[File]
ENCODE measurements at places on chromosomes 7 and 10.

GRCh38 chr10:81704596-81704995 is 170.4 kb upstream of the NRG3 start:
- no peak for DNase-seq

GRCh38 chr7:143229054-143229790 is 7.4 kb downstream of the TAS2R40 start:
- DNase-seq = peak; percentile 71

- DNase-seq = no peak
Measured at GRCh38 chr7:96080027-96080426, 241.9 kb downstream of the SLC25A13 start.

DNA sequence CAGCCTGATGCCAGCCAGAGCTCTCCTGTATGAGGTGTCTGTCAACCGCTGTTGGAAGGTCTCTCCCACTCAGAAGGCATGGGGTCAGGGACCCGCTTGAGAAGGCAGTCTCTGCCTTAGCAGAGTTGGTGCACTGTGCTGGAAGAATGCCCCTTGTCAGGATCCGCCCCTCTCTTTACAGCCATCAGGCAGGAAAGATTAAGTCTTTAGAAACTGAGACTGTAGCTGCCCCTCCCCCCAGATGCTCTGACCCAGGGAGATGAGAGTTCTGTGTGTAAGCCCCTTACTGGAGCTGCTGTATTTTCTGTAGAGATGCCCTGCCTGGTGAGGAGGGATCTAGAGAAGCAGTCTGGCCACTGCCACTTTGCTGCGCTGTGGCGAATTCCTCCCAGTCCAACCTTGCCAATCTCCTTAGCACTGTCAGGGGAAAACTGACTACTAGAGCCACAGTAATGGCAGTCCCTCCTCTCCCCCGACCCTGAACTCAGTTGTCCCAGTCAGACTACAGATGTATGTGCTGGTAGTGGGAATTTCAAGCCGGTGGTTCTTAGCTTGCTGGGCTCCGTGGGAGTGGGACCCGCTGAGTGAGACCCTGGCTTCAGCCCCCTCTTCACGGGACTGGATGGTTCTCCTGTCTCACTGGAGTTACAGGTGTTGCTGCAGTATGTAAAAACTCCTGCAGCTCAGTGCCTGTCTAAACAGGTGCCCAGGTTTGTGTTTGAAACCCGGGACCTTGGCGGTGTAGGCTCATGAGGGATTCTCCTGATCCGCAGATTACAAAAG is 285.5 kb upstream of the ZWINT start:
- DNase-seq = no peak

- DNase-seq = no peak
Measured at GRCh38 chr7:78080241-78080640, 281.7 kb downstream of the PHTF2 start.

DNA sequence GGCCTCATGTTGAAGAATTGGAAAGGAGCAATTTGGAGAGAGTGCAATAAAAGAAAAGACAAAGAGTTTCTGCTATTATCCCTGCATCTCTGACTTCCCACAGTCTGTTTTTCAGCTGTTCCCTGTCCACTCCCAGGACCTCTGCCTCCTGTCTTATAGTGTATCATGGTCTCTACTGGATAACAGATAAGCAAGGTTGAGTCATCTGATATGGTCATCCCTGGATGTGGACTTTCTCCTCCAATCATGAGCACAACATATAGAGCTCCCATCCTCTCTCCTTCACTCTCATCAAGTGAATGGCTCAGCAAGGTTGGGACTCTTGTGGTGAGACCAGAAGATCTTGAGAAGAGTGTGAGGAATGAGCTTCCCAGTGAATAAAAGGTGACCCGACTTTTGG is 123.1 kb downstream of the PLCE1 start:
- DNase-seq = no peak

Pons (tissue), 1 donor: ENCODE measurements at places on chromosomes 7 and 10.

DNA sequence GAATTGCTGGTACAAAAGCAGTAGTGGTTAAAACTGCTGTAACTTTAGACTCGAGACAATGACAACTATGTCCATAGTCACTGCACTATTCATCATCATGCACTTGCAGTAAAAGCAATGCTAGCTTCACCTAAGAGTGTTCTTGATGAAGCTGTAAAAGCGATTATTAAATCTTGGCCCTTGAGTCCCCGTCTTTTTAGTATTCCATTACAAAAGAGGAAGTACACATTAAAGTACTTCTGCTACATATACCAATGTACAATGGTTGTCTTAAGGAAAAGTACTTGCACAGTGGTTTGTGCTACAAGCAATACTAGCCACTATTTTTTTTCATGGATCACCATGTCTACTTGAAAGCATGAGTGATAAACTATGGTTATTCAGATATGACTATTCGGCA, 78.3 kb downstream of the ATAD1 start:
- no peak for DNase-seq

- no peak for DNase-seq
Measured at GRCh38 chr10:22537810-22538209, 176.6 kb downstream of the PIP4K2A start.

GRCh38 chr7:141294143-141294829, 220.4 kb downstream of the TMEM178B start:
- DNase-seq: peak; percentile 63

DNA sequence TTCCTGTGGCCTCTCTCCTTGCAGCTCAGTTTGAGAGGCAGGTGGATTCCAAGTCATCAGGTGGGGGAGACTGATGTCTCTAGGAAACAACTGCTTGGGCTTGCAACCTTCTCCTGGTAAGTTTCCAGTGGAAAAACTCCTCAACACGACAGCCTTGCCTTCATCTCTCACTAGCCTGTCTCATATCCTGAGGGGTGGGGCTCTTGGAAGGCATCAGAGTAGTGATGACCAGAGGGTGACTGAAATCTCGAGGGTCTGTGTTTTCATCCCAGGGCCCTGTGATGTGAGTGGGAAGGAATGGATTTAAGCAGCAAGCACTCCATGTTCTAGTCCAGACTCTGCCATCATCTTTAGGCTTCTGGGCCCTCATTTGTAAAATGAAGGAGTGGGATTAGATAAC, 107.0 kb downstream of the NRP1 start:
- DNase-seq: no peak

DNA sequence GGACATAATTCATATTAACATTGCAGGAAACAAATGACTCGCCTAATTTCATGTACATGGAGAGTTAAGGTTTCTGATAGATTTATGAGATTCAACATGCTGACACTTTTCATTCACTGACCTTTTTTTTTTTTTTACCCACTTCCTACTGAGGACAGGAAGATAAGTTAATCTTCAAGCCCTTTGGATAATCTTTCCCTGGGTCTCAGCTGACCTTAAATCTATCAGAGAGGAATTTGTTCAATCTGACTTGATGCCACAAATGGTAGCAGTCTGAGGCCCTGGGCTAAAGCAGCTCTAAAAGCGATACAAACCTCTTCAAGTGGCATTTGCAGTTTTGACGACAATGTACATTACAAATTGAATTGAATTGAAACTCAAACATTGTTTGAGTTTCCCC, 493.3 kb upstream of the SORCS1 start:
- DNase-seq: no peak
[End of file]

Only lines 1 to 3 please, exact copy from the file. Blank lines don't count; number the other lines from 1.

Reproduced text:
ENCODE measurements at places on chromosomes 7 and 10.

GRCh38 chr10:81704596-81704995 is 170.4 kb upstream of the NRG3 start:
- no peak for DNase-seq